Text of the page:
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Rights advocates urge jet fuel sanctions against Myanmar

BANGKOK (AP) – Some human rights advocates are urging governments to impose sanctions against supplying aviation fuel to Myanmar as its security forces carry out air strikes against opponents of the army-led administration.

Calls to cut off jet fuel supplies gained attention after several major oil and gas companies, including TotalEnergies and Chevron, said they would withdraw from ventures in the country, potentially reducing flows of hard currency to the military.

While Myanmar still produces oil and gas in partnerships with Thai, Japanese, Chinese and South Korean companies, it has no large-scale modern refineries and imports all its aviation fuel for both civilian and military use.

Widespread non-violent protests followed a February 1, 2021, military takeover that ousted the elected government of Aung San Suu Kyi. An armed resistance has grown after peaceful protests were put down with lethal force. The country now faces an insurgency that some experts characterise as a civil war.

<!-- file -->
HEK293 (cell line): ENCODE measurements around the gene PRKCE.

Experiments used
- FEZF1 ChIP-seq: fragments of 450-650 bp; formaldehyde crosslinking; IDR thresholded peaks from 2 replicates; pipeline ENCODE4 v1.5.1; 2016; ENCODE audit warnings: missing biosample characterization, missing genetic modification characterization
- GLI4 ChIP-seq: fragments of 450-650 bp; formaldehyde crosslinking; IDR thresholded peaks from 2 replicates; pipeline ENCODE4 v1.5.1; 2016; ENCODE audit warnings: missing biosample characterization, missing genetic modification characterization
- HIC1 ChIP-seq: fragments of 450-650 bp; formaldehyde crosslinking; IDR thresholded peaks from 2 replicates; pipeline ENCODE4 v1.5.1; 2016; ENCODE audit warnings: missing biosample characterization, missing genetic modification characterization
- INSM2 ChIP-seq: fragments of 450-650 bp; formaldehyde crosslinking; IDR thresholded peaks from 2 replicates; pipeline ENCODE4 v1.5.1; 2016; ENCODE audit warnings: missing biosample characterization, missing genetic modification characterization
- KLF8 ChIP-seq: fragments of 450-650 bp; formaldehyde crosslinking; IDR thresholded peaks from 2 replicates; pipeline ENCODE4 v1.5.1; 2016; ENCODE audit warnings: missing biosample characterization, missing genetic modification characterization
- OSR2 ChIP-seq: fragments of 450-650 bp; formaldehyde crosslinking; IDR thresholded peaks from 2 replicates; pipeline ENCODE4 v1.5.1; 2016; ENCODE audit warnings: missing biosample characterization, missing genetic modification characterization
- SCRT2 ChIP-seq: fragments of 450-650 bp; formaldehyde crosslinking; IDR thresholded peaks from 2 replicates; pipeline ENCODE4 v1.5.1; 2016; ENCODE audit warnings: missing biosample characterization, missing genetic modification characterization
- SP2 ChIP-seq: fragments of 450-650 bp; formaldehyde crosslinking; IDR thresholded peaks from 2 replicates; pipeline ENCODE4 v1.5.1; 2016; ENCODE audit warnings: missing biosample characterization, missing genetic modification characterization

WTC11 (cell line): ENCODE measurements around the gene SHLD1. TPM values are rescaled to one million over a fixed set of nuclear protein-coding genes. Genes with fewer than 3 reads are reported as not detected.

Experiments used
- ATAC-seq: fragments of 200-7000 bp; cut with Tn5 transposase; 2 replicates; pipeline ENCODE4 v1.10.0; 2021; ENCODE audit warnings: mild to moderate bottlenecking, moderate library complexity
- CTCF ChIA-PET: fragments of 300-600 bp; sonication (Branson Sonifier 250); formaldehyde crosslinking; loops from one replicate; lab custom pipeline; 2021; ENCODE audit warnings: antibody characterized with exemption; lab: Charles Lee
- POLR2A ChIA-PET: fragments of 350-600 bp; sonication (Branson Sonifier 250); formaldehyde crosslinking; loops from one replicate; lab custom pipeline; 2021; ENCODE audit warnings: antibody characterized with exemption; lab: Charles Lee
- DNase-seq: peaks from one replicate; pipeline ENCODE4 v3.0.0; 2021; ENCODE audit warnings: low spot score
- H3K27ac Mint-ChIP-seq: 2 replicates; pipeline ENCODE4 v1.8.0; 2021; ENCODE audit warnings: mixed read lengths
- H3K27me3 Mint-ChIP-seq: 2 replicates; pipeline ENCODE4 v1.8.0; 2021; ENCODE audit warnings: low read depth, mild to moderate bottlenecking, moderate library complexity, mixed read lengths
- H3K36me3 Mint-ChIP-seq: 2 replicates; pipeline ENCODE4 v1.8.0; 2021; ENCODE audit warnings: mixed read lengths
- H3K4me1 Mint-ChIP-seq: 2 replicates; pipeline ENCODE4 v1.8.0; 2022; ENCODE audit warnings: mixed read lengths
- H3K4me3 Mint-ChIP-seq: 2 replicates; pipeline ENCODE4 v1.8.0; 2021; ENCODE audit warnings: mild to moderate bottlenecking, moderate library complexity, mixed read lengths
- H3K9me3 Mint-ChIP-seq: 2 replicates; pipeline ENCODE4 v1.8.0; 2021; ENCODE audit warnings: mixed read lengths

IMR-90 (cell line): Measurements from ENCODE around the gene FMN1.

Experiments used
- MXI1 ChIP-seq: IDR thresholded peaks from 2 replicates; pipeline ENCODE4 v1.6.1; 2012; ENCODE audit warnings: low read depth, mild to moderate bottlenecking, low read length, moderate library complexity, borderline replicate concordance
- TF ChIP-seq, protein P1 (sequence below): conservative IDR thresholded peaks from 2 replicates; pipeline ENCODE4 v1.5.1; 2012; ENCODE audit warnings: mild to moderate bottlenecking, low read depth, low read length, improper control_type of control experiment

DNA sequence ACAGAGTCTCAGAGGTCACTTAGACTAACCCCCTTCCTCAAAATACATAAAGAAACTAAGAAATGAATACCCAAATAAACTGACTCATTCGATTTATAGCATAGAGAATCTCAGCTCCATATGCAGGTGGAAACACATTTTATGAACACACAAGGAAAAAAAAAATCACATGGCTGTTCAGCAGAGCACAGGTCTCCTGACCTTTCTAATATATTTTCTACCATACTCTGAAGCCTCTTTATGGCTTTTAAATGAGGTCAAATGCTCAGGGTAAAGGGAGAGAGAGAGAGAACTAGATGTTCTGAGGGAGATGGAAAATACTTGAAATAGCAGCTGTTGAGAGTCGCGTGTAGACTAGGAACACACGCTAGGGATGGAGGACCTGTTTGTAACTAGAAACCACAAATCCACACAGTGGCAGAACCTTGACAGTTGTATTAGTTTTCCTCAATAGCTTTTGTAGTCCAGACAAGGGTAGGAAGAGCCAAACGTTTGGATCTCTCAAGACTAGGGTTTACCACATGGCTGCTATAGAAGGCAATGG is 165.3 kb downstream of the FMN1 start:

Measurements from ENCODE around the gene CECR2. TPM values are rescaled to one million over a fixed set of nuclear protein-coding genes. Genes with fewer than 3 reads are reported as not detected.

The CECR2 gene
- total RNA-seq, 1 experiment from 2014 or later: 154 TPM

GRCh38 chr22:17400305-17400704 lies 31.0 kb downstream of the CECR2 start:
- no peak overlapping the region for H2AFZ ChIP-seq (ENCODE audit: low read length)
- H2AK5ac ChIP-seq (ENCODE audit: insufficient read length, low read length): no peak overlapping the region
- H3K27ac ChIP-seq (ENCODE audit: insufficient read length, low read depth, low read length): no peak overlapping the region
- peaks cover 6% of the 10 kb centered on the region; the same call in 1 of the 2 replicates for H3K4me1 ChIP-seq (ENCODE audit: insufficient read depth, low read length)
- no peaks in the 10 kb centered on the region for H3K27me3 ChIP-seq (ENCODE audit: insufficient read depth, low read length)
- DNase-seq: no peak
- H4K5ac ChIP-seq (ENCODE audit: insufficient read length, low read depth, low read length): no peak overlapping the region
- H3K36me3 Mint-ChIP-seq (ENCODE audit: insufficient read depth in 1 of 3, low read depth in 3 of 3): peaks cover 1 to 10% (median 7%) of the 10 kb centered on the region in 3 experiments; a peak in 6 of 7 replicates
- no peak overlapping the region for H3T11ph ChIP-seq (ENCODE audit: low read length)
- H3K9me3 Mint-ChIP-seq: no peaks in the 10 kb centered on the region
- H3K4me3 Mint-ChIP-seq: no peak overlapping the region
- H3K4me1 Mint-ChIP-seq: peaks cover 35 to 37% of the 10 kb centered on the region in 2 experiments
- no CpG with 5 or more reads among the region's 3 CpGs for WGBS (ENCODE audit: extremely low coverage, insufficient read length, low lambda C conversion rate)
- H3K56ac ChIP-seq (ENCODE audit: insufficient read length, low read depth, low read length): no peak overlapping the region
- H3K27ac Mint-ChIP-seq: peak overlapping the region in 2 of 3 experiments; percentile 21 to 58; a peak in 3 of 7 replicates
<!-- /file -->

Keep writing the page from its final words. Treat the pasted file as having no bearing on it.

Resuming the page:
More than 1,560 civilians have been killed by the security forces, including some in air strikes, according to monitoring groups.

So far, no governments have banned or otherwise sanctioned supplying aviation fuel to Myanmar, although the British government recently urged companies to avoid providing products that might be used in such attacks.

“The Myanmar military regularly uses air strikes against civilian targets,” it said in a statement. “If dealing with any entity linked to Myanmar’s aviation sector, businesses should conduct thorough supply chain diligence to ensure that commodities such as jet fuel do not reach the military.”

In the past, the United States has barred provision of aviation fuel to Russian forces in Syria.

This week, the European Union imposed sanctions against state-owned Myanma Oil and Gas Enterprise, a joint venture partner in all the country’s offshore gas projects. That includes the Yadana gas field, which TotalEnergies and Chevron recently said they would quit.